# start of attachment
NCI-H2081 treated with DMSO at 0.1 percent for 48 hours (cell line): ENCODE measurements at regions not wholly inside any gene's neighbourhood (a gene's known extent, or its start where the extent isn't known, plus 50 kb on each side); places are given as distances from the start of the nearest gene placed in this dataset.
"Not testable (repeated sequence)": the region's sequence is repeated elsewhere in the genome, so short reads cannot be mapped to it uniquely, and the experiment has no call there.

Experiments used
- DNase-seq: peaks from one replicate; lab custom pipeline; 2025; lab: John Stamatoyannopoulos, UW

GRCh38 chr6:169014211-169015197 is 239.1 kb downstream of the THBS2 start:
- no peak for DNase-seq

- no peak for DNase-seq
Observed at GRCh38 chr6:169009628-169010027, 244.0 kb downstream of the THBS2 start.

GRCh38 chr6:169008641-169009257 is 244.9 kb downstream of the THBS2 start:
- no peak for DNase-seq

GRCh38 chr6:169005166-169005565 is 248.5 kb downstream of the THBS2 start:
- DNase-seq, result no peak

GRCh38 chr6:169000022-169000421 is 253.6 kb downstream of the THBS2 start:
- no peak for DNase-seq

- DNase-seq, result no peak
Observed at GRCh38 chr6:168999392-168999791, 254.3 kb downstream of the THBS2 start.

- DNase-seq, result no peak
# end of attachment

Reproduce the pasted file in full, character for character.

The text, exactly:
NCI-H2081 treated with DMSO at 0.1 percent for 48 hours (cell line): ENCODE measurements at regions not wholly inside any gene's neighbourhood (a gene's known extent, or its start where the extent isn't known, plus 50 kb on each side); places are given as distances from the start of the nearest gene placed in this dataset.
"Not testable (repeated sequence)": the region's sequence is repeated elsewhere in the genome, so short reads cannot be mapped to it uniquely, and the experiment has no call there.

Experiments used
- DNase-seq: peaks from one replicate; lab custom pipeline; 2025; lab: John Stamatoyannopoulos, UW

GRCh38 chr6:169014211-169015197 is 239.1 kb downstream of the THBS2 start:
- no peak for DNase-seq

- no peak for DNase-seq
Observed at GRCh38 chr6:169009628-169010027, 244.0 kb downstream of the THBS2 start.

GRCh38 chr6:169008641-169009257 is 244.9 kb downstream of the THBS2 start:
- no peak for DNase-seq

GRCh38 chr6:169005166-169005565 is 248.5 kb downstream of the THBS2 start:
- DNase-seq, result no peak

GRCh38 chr6:169000022-169000421 is 253.6 kb downstream of the THBS2 start:
- no peak for DNase-seq

- DNase-seq, result no peak
Observed at GRCh38 chr6:168999392-168999791, 254.3 kb downstream of the THBS2 start.

- DNase-seq, result no peak